Again, a guy who can do the defense. He parted ways with the Coyotes after a long association and is said to be waiting for the ideal opportunity. Is it on Long Island?
Hard to see this happening, as Sutter has previously enjoyed life in Alberta or, at minimum, the chance to at least coach a contender in the same time zone.
Lou previously did have Darryl’s brother (and former Islanders player) Brent as his head coach in New Jersey once upon a time...
[Updated] Not Old But Not New
I debated whether to include these two in the original post and, with the dust settled I’ve decided it’s being too cute to exclude them:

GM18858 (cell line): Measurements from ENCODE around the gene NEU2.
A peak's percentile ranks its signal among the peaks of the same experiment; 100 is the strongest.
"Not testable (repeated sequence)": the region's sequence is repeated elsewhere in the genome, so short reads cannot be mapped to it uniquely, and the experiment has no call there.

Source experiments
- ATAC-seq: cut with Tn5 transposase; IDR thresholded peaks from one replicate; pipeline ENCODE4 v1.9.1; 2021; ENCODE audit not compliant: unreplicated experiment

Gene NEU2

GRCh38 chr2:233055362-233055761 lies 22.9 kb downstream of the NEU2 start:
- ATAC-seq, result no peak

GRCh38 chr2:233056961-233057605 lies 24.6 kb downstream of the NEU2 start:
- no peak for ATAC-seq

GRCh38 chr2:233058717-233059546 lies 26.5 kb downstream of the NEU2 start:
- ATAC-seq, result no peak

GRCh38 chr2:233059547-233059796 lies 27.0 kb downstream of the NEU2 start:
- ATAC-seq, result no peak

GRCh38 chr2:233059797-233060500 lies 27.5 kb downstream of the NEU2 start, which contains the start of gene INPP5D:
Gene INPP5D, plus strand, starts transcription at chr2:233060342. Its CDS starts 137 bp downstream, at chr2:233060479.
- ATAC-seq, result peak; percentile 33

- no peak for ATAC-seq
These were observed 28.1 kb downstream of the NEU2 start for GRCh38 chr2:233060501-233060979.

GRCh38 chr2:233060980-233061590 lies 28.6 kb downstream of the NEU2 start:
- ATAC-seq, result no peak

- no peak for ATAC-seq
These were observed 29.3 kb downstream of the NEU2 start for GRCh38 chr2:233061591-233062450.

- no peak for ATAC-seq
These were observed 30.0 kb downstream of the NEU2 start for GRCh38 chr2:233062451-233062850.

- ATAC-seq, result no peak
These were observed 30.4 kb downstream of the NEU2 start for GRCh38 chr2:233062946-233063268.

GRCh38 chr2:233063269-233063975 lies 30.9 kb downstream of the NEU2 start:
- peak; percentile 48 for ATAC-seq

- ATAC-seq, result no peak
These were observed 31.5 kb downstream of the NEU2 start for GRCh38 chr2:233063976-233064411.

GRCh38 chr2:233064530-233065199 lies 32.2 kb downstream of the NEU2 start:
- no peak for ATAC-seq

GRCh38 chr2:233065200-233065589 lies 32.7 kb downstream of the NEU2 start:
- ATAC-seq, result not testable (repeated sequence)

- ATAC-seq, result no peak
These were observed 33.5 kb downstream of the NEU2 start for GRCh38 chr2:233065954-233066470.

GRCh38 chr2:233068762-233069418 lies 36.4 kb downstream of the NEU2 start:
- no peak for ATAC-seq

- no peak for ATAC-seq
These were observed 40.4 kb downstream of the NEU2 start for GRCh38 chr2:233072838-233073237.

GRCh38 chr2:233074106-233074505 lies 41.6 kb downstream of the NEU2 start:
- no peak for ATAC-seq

His reputation really plummeted after the peak of his first year in which he won the Cup with the Penguins, and his attempt to help the Sabres reclamation project fizzled. That’s probably being unfair — the Penguins lacked an adequate bottom six for much of his time there, and the Sabres have continued to be terrible — though and he’s still a name that’s thrown out there for coach openings.
As much as Islanders fans complained about Jack Capuano and (later) Doug Weight, Rangers fans complained about very similar flaws with Vigneault. Personally, I think he’s a better coach than that, but his flaws are real — and familiar — too. Can overlook good young players, can go to the well too long on bad defensive pairings, etc. You’ve heard these issues before.
Still, maybe he’s learned something after reflection, and perhaps he’s the kind of guy Lamoriello is looking for.
Stay tuned. Lou moves fast.